Healing Wounded Masculine and Feminine Energy: Part II


Last time I described two steps toward healing the  masculine and feminine aspects of the soul.  In this post I’ll address two more that can transform your inner invalids into empowered Kings and Queens.
Step #3. Exercise. When exercising a horse you always train both sides of his body and brain. For example, after you walk, trot, and canter him clockwise around the pen you repeat the same actions for the same length of time in the opposite direction.  You do the same when you exercise your body. You wouldn’t lift weights with just the left arm and neglect the right.
So it is with your mind’s muscles. To get the most out of your brain power and boost your psyche’s immunity to toxic input you need to train both sides of the brain. Reading, writing, taking classes, and studying are all vitally important, but unfortunately they use mostly left-hemisphere skills and neglect the right hemisphere. What I’m suggesting is that you pay attention to the thinking processes you use most often and engage in new ones that will develop both sides of the brain and bring more balance between them.
Exercise your left brain by taking classes, jotting down notes, keeping a journal, noticing details, and making careful distinctions between things. Seek advice from your most logical friends.  Deliberately think choices through without automatically succumbing to habitual behaviors, strong emotions, or instinctual needs. Think before you speak. Practice expressing yourself more clearly and succinctly without rambling. Stick to the point. Use logic and reason. Back up your opinions with facts. Cultivate calmness and objectivity without getting overly emotional.
Exercising the right brain means taking your inner life and relationships seriously. Connect with your inner Beloved as much as the outer. Listen more than you talk. Receive as much as you give. Notice your needs and feelings and use your imagination to find respectful ways of expressing them. If you love to write, don’t just record factual, linear events. Make up stories, analyze the reasons for your feelings, come up with original metaphors, create sensory images. Art, music, and body work also engage the right brain. Draw, paint, sculpt, take photographs. Make up personal rituals, dances or songs. You won’t have to look far for inspiration. It’s there in every waking life situation and every nightly dream.
Step #4. Diet. Medicine and exercise can strengthen and heal your body, but you won’t stay healthy without a regular regimen of nourishing food to maintain and re-energize it. Similarly, a spiritual practice like meditation, yoga, prayer, or dreamwork quiets the mind and redirects attention to the inner life, re-vitalizing the soul on a regular basis with an increase of personal meaning, compassion and consciousness.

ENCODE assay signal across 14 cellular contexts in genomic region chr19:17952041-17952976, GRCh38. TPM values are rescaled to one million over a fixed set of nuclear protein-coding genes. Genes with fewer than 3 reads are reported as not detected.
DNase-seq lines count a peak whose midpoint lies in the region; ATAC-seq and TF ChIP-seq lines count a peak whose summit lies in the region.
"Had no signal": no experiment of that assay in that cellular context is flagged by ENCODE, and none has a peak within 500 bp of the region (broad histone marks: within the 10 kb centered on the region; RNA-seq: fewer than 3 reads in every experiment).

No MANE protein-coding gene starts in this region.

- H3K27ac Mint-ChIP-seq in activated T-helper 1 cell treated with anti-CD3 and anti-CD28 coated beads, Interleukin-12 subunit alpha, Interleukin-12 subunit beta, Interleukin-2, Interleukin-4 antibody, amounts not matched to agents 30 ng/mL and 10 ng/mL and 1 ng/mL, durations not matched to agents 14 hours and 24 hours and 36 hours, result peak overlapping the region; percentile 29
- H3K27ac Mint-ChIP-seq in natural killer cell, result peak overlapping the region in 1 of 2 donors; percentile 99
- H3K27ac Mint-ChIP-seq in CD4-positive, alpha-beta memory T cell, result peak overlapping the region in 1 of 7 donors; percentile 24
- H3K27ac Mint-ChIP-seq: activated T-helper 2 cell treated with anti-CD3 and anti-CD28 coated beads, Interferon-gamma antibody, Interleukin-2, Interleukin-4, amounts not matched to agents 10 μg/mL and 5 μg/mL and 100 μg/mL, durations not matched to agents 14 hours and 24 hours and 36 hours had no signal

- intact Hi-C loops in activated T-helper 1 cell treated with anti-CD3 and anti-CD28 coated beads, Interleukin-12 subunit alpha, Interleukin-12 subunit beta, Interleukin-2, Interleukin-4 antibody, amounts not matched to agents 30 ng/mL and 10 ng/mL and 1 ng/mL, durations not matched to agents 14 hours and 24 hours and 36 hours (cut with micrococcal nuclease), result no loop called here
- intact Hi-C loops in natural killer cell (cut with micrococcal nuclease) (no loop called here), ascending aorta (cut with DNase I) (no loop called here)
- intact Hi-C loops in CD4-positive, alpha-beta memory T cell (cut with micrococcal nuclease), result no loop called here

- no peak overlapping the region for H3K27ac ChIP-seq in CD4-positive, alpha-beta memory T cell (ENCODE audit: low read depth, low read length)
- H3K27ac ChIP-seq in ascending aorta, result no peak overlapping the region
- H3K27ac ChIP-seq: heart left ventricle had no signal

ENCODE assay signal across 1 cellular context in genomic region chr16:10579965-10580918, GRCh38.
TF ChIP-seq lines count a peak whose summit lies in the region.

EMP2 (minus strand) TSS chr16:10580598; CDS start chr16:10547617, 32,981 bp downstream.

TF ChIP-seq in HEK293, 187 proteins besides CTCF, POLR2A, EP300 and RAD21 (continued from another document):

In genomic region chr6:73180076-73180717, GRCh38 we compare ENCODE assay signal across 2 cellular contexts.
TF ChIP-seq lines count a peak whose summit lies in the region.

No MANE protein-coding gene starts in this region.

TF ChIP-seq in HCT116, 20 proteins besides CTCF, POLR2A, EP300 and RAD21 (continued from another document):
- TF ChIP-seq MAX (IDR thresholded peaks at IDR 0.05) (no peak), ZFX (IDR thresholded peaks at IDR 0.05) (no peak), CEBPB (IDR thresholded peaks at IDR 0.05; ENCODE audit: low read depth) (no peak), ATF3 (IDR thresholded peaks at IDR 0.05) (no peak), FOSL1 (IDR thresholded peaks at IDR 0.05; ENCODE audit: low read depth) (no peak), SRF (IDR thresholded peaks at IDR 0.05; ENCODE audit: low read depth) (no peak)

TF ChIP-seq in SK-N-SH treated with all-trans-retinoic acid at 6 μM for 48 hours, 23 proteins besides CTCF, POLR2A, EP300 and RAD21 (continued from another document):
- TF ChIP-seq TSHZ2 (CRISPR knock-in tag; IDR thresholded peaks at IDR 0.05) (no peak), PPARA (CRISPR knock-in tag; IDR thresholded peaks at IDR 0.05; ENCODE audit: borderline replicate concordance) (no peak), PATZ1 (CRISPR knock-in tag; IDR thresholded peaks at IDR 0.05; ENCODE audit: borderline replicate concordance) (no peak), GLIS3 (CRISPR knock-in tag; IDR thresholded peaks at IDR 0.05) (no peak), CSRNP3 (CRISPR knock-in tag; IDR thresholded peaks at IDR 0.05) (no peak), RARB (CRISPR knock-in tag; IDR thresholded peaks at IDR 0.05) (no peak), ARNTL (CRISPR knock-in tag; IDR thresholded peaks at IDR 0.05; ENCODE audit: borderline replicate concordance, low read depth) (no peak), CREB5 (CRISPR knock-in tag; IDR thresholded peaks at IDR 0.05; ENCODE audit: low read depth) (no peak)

You already know my pet practice.  Through the years my nightly dramas have depicted the wounds of my inner opposites in loving detail; watching and learning from them is the manna that sustains my soul.  In fact, my personal mini-myths have been so crucial to empowering my King and Queen that I wrote the book, Dream Theatres of the Soul, to show others how to work with their dreams. As my final response to your question, Annette, I’ll outline my method in my next post. I wish you and all my readers the very best with your own healing.
Healing the Sacred Divide can be found at this Amazon.com link and Larson Publications, Inc.

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0 Responses

  1. wow, jeanie, this is such solid practical advice, distilled down to really understandable and do-able practices!
    this art of creating ourselves can seem so overwhelming sometimes. and there seem no end of well-meaning folks handing out complicated formulas for increasing inner harmony and well-being. your four steps here are so straight-forward and universally applicable, we can all benefit from them by bringing our feminine and masculine halves back into balance….
    thank you so much for sharing your knowledge and wisdom!
    all the very best,

  2. How I honor your both/and approach to working both sides of our fractured brain– such sage advice — not always easy to follow, but well worth the effort if we can pull it off.
    Again, thank you not only for your wise reflections but for the marvelous images you find to illustrate each of your postings.
    Namaste and love,

  3. Hi Sally,
    No, it’s not easy to remember to notice and balance our brain’s functioning. Habits of a lifetime are difficult to break, but you can practice strengthening the less well-developed side and the results really pay off. For me the most noticeable payoff is greater creativity. For example, I know lots of people who think in images and I wish I could but I’m strictly a left-hemisphere abstract word and idea thinker. As a writer I’ve found that visualizing and writing descriptions of dream images helps ground my writing in physical reality, making it more interesting and creative. I didn’t realize that would happen when I began dreamwork; it was just a natural development. And frankly, I didn’t have that in mind when I began my blog either. I just knew I wanted to include some really beautiful and relevant pictures because images and symbols are deeply important to my process of creating meaning now. I’m so glad you’re enjoying them too.

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